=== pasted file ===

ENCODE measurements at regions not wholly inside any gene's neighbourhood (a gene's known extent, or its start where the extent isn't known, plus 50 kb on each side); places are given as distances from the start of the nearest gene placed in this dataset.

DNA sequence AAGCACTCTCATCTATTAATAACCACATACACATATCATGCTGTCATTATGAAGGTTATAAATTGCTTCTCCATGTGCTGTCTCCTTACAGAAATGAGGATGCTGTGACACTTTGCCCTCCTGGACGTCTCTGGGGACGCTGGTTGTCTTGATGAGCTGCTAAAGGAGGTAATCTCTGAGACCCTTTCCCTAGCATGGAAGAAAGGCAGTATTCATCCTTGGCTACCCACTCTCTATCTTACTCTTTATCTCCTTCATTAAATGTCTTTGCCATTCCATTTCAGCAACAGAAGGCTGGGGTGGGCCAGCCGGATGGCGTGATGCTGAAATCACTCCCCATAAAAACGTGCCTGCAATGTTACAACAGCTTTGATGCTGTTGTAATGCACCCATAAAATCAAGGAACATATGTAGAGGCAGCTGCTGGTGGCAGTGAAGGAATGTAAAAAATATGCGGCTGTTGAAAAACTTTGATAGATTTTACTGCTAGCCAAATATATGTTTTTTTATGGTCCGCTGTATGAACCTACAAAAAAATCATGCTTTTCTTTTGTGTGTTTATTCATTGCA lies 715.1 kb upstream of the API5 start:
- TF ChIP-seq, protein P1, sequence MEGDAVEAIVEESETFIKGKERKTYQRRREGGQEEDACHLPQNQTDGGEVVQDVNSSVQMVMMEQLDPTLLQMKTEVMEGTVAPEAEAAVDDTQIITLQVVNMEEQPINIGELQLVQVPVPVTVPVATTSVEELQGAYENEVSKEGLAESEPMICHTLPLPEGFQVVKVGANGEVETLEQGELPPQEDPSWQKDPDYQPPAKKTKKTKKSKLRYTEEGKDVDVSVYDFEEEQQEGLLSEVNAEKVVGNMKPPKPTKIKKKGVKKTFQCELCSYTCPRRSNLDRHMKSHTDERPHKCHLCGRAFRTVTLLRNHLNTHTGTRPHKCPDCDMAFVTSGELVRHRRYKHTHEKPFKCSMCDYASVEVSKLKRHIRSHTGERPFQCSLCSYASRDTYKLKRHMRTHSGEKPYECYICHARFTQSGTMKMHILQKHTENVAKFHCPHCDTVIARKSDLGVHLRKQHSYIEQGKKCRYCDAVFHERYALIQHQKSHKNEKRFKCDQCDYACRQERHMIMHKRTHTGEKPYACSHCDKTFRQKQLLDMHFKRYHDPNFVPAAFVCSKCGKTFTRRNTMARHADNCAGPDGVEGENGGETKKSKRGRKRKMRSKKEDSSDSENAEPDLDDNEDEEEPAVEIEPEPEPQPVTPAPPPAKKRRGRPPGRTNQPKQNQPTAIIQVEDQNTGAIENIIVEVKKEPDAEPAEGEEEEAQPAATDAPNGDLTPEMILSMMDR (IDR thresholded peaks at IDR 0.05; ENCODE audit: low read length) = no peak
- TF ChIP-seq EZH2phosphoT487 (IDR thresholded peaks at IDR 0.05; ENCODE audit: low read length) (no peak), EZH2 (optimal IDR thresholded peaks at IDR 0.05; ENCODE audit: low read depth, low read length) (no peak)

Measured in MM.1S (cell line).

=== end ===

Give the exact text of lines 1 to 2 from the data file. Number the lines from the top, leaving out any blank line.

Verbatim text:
ENCODE measurements at regions not wholly inside any gene's neighbourhood (a gene's known extent, or its start where the extent isn't known, plus 50 kb on each side); places are given as distances from the start of the nearest gene placed in this dataset.

DNA sequence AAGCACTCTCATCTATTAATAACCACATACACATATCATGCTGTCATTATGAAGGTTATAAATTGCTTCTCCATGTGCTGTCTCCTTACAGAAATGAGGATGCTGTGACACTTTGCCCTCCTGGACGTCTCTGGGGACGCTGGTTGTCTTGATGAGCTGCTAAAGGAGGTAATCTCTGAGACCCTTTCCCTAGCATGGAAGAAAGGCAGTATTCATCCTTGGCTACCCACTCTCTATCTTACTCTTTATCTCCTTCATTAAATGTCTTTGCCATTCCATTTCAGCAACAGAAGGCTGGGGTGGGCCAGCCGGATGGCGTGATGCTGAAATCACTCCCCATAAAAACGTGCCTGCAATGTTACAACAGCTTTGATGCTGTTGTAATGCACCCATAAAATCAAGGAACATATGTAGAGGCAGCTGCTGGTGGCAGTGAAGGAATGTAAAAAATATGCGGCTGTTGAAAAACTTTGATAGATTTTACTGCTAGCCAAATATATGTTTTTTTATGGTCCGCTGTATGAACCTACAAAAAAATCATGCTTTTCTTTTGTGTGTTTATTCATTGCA lies 715.1 kb upstream of the API5 start: